Skipper thought about it. “You could, but if you’re looking for romance, wait until the moon comes out for the swim. You won’t believe what the moonlight does to her eyes,” he said looking at the edge of the table. When Antonio didn’t reply, he looked up to see him studying him carefully. “What?”
Antonio sighed and shook his head. “Nothing. So, moonlight swim, even better,” he agreed.
“Remember what I said about balancing talking and listening, too,” Skipper said.
“Right,” Antonio replied.
Skipper thought again and shrugged. “Well, she’d probably be up for almost anything,” he said. “What else did you have in mind?”
“Anything,” Antonio said thoughtfully.
“Almost,” Skipper warned.
Antonio held up his paws innocently. “I know, I know,” he said defensively. “You are muy protective of her, aren’t you?”
Skipper met his eye. “I told you; she’s one of my closest friends. You bet your salmon I’m protective of her.”
Antonio felt a chill tapdance on his spine at his threatening tone and glare. He cleared his throat and nodded. “Of course. I assure you I will be a complete gentleman to her. She deserves nothing less,” he said.
Skipper still didn’t look convinced, but he let it go—on the outside, at least. “Anyway,” he said breaking eye contact, “continue.”
Antonio furrowed his brow. “What were we talking about?”
Skipper rolled his eyes. “The date? Things to do on it?”
“Right, right,” Antonio said shaking the confusion out of his head. “Um, what do you think we should eat?”
“She loves oysters on half-shells,” Skipper replied.
Antonio thought for a moment. “Where would I find those?”
“I’ll tell Private to score you some from our food storage,” Skipper offered.
Antonio smiled. “¡Gracias! You are a true friend, señor,” he said putting a paw over his heart. Skipper looked at him quizzically, as if questioning the sincerity of his statement, but then he shrugged.
“Yeah, yeah, de nada or whatever,” Skipper answered with a dismissive wave of his flipper. “So we have a moonlight swim and oysters. What else?”
“Maybe a walk around the park, just to talk,” Antonio suggested.
“Good,” Skipper replied. “Anything else?”
“I was thinking I might play a song for her on my Spanish guitar,” Antonio said.
Skipper darted a look at him. “You know Spanish guitar?” he asked.
“Sí,” Antonio replied. “Why?”
Skipper looked down thoughtfully. “Marlene loves Spanish guitar,” he said feeling the texture of the table.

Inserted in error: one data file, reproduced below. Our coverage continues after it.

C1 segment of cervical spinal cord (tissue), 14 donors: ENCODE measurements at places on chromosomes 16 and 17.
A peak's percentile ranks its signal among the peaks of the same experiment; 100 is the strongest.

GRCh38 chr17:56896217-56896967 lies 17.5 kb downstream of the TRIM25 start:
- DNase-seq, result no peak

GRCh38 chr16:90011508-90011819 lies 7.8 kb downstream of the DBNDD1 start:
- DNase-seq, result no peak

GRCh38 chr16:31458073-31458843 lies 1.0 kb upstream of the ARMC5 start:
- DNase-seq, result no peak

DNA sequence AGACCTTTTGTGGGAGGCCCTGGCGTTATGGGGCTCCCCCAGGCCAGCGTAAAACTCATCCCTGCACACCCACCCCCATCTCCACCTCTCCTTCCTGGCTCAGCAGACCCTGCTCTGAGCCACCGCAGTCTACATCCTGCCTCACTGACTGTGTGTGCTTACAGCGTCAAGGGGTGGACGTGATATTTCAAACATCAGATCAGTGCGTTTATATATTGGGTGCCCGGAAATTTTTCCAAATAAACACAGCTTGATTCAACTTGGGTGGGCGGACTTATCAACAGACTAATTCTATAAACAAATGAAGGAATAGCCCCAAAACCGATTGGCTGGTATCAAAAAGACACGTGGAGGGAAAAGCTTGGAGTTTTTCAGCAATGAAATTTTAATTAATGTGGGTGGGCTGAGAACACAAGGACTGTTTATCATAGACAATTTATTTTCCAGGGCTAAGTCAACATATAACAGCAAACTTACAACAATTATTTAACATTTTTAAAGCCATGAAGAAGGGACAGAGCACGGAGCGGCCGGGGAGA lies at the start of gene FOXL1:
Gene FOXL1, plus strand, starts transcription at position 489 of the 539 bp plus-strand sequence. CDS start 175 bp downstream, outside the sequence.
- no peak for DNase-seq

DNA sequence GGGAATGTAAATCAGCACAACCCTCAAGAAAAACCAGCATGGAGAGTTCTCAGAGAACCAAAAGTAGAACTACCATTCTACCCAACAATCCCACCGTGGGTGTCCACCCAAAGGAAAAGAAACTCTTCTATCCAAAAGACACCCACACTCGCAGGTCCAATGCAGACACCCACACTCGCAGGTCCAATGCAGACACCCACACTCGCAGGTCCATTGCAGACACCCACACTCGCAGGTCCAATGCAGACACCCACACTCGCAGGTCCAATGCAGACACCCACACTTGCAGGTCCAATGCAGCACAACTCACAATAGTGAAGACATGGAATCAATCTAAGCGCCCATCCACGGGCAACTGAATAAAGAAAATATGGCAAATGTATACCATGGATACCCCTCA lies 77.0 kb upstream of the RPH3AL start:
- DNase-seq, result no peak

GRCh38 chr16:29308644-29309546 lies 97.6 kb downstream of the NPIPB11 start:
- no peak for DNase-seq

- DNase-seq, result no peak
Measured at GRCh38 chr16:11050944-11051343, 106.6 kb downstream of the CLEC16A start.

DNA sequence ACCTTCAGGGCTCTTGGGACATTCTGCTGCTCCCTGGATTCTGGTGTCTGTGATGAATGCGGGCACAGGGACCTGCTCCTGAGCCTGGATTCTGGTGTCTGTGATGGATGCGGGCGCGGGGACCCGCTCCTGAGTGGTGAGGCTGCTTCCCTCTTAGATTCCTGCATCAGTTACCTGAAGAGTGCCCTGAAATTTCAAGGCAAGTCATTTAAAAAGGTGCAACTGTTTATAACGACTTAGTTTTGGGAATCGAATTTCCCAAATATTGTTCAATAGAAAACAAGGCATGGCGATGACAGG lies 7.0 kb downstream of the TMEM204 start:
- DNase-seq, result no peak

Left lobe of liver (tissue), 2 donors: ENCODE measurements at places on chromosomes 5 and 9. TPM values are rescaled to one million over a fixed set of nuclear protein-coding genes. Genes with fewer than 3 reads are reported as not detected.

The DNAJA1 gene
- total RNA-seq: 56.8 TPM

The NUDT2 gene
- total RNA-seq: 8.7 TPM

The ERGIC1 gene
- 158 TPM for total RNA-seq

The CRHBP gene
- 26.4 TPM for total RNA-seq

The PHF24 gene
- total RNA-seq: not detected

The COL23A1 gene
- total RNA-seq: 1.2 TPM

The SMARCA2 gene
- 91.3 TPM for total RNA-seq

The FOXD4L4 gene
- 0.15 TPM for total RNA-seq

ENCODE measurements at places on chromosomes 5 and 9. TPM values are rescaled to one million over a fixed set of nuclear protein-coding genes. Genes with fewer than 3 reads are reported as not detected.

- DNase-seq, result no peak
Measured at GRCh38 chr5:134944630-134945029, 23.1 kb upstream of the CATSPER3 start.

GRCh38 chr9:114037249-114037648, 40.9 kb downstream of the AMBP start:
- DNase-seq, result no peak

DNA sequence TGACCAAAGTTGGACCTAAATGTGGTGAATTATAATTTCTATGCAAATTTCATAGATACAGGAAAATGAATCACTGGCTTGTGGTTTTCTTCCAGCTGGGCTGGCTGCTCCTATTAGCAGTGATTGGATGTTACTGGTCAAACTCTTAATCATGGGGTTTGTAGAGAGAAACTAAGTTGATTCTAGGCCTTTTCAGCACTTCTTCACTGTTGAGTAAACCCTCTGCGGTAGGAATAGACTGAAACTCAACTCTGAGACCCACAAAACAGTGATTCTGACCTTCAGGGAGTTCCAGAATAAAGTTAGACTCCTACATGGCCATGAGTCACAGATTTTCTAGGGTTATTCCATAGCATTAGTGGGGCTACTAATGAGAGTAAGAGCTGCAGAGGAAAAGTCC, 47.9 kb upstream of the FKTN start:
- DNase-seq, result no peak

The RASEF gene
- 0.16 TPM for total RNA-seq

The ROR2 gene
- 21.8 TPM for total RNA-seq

Antonio grinned. “Even better,” he said with excitement. “I must prepare a song for her before I meet her tonight,” he said getting to his feet.
Skipper looked up. “What time tonight?” he asked.
“Seven,” Antonio answered wistfully. “Why?”
“Just asking,” Skipper replied as he rose to his feet as well. “Good luck.”
“Gracias,” Antonio said. “Hasta luego.”
Skipper nodded as Antonio made his way toward the hatch. Kowalski dropped in as soon as he left.
“How did it go?” he asked coming to the table.
“Fine, I guess,” Skipper answered. “He’s got a date with Marlene at seven,” he said looking across the room in thought.
Kowalski arched a brow. “What’s wrong?” he asked.
“I don’t know. Something’s still off about him. I can feel it in my gut. Just hearing his name makes me—cringe,” Skipper answered with a grimace. “Maybe he’s a government spy.”
Kowalski rolled his eyes. “Unlikely,” he said impassively.
Skipper looked at him. “I don’t really understand it. He hasn’t done anything to render suspicion,” he said rubbing his chin, “but my gut has never been wrong before.”
“Hm,” Kowalski replied thoughtfully, “maybe it’s just your fear that Marlene will be hurt if he isn’t the one. No one wants to see a good friend upset.”
“So you feel it too?” Skipper challenged. “That wrenching feeling in your gut whenever you go near him!”
“Well, no,” Kowalski answered. “I think he seems like a decent guy, but I can’t say I’m not keeping an eye on him too, if only at a distance.”
“Well, I feel it. There’s something he isn’t telling anyone. I know it,” Skipper replied narrowing his eyes in suspicion.
“What are you going to do about it?” Kowalski asked.
Skipper looked at him. “I think I’m going to oversee this ‘date,’ just to make sure he doesn’t try anything,” he said.
“Do what you need to do,” Kowalski replied. “I never question your gut. If you need help, just let me know.”
Skipper nodded. “Thanks, Kowalski, but I think I’ll do this alone. It’ll be easier to stay hidden that way,” he said.
Kowalski nodded back. “All right. Be careful.”
— § —
querida = darling
estupendo = great
lo siento = I’m sorry
muy = very
de nada = you’re welcome
sí = yes
hasta luego = see you later